Earlier the democratically elected churchwardens had merely been recorded as having ‘cleared’ the burials (8). However this entry in the burial register establishes both to whom the fees were paid and also the purpose for which the payment was made.
In 1672 there is added to the churchwarden’s note, the phrase ‘at the rate of iijs. 4d. a burial’ which now enables us to fix the number of iijs 4d burials in church in Thornton (9). Further in July 1705 an entry against the burial of a minor has the figure 6d., suggesting that the 6d. applies to a child buried in church leaving the iijs. 4d. being the fee for adult burials (10).
Although we know from the recorded burial fee attached to the name of the deceased who was buried in church, generally speaking there is no indication of where in the church the burial took place. On a few occasions the position of the grave is indicated, i.e. ‘in the n.aisle’ (11), or ‘in the porch’ (12), but most entries give no indication as to the precise site. The intra-church burials were generally all of laity, so perhaps of some significance; examination of the registers reveal that burials of the clergy were in general treated differently. Burials in the chancel or sanctuary had been regarded as the most holy or the most socially desirable place, and these were now mainly, not wholly, availed by the clergy or their dependents. Thus the registers witness that in 1697 the vicar’s wife died, and Mrs Akrigg (13) was buried in the choir. In 1708 the incumbent, Aykrigg himself, followed her, being buried in the chancel. The registers, incidentally, treat us to a variety of spellings for parson Aykrigg. In 1713 the Revd. John Cock, who succeeded Aykrigg as vicar, buried his wife Elin in the sanctuary, ‘at the north end of the Holy Table’ and in 1725 Josias, the son of the incumbent, is recorded in the registers as having been buried in the chancel. John Cock himself was a somewhat unusual appointment as the Dean and Chapter of Worcester, who held the Thornton advowson, normally presented Oxford or Cambridge men to be vicars of Thornton. On this occasion Cock, who was a graduate of Glasgow, was presented, perhaps because he had been assistant curate to Akyrigg and had cared for Burton at the time a chapelry of Thornton.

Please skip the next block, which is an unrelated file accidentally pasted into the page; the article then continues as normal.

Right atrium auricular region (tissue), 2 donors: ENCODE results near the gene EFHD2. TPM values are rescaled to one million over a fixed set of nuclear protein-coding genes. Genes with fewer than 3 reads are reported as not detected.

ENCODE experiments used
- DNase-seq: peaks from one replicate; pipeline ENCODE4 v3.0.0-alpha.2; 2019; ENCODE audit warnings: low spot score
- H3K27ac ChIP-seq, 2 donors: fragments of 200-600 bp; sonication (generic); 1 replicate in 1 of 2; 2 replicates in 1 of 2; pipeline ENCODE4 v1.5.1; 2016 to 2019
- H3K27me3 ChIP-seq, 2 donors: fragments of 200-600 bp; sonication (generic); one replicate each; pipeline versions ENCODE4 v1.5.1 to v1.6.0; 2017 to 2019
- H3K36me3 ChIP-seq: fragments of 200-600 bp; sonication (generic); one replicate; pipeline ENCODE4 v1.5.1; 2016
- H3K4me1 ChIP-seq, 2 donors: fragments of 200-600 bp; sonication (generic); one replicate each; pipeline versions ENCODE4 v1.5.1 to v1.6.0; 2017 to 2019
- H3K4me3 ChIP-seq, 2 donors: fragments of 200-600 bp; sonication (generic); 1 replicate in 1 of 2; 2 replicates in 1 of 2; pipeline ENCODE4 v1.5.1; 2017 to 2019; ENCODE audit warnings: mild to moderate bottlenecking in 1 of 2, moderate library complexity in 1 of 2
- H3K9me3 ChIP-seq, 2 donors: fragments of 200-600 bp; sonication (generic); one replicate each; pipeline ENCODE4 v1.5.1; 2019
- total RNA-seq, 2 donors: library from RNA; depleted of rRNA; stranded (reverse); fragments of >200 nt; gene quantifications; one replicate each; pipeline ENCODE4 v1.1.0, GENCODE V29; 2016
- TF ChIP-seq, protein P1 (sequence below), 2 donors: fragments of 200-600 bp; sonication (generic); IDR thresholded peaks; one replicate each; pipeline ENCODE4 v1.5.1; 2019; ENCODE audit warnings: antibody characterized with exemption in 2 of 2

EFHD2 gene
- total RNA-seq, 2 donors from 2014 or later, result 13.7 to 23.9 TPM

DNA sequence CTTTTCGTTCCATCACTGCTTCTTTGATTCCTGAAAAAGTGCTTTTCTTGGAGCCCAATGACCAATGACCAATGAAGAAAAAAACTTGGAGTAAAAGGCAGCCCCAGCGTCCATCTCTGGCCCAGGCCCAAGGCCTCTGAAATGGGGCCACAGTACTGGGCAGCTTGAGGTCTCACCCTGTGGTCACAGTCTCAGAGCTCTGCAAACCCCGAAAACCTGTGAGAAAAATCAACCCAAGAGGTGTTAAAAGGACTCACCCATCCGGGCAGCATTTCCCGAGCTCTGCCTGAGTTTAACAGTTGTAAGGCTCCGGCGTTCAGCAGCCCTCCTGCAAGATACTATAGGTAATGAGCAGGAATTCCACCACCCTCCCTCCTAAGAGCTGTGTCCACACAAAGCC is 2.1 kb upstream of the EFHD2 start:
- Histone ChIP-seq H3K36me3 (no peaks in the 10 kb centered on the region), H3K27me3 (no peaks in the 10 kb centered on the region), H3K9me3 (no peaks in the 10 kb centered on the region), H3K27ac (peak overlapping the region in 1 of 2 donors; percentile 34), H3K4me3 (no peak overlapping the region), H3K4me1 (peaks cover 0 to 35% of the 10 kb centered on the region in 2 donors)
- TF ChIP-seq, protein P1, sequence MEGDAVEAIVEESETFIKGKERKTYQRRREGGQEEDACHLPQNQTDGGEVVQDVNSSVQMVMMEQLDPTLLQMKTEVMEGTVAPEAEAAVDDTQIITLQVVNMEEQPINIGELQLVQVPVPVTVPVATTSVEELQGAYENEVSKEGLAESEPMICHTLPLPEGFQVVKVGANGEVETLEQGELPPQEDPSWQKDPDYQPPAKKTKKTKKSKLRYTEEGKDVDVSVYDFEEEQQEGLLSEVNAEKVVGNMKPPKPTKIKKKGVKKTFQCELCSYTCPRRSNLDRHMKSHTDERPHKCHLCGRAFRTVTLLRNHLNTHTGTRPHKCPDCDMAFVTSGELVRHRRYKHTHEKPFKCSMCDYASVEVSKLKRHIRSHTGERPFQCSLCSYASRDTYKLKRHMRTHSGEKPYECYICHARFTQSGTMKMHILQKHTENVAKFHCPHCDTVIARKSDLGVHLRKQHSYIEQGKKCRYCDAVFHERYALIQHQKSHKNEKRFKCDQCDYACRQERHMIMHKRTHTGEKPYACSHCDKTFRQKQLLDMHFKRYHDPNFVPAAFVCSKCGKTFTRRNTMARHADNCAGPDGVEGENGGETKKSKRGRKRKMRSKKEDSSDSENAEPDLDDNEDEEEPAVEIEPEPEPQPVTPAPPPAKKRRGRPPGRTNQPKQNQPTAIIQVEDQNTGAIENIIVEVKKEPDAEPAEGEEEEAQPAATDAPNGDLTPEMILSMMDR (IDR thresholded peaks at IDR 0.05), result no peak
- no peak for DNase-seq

The earliest recorded burial in church in Thornton (there may have been unrecorded burials) (14) was that of ‘Ja: son of Leonard Craven’ in 1614, for which the fee of 4d is paid. The registers also record clergy burials in the chancel starting with Roger Bradley who died ‘at the parsonage house’ in 1618. The register records that he was buried in the ‘channcell’ and that he was ‘a friend of the incumbent’ but not that he was a minister (15). One of the final burials to take place in church was that of Robert Hodgson, the minister, who was laid to rest in 1799 ‘within the Altar rails on the south side’. Curiously both vicar Hodgson’s wife and daughter had been earlier buried in the churchyard, so it may well have been that Hodgson and his wife were among those who believed in churchyard burial, but after his death, conservative parishioners accorded him the same respect as his predecessors. If they then erected a monument to him, then it along with the rest of Thornton’s interior monuments perished at the hands of the later Victorian modernisers when the church was restored in the nineteenth century. One curious note is that although it was customary in the later period to record the names of all who were buried in church, only one layperson apart from clergy families (16) is recorded as having being buried in the chancel. The rest of the laity, running into hundreds, were buried in the nave.